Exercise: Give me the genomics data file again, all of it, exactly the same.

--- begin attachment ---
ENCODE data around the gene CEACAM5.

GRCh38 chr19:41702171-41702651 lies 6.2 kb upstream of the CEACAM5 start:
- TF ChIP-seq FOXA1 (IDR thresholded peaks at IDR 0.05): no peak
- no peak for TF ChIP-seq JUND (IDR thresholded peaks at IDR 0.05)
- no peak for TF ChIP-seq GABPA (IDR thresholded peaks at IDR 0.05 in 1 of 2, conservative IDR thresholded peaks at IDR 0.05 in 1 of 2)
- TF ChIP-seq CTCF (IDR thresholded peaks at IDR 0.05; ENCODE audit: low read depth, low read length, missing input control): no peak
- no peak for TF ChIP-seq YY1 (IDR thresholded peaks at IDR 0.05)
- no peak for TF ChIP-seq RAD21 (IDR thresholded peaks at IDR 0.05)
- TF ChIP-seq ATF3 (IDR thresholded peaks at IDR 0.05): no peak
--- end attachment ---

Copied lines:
ENCODE data around the gene CEACAM5.

GRCh38 chr19:41702171-41702651 lies 6.2 kb upstream of the CEACAM5 start:
- TF ChIP-seq FOXA1 (IDR thresholded peaks at IDR 0.05): no peak
- no peak for TF ChIP-seq JUND (IDR thresholded peaks at IDR 0.05)
- no peak for TF ChIP-seq GABPA (IDR thresholded peaks at IDR 0.05 in 1 of 2, conservative IDR thresholded peaks at IDR 0.05 in 1 of 2)
- TF ChIP-seq CTCF (IDR thresholded peaks at IDR 0.05; ENCODE audit: low read depth, low read length, missing input control): no peak
- no peak for TF ChIP-seq YY1 (IDR thresholded peaks at IDR 0.05)
- no peak for TF ChIP-seq RAD21 (IDR thresholded peaks at IDR 0.05)
- TF ChIP-seq ATF3 (IDR thresholded peaks at IDR 0.05): no peak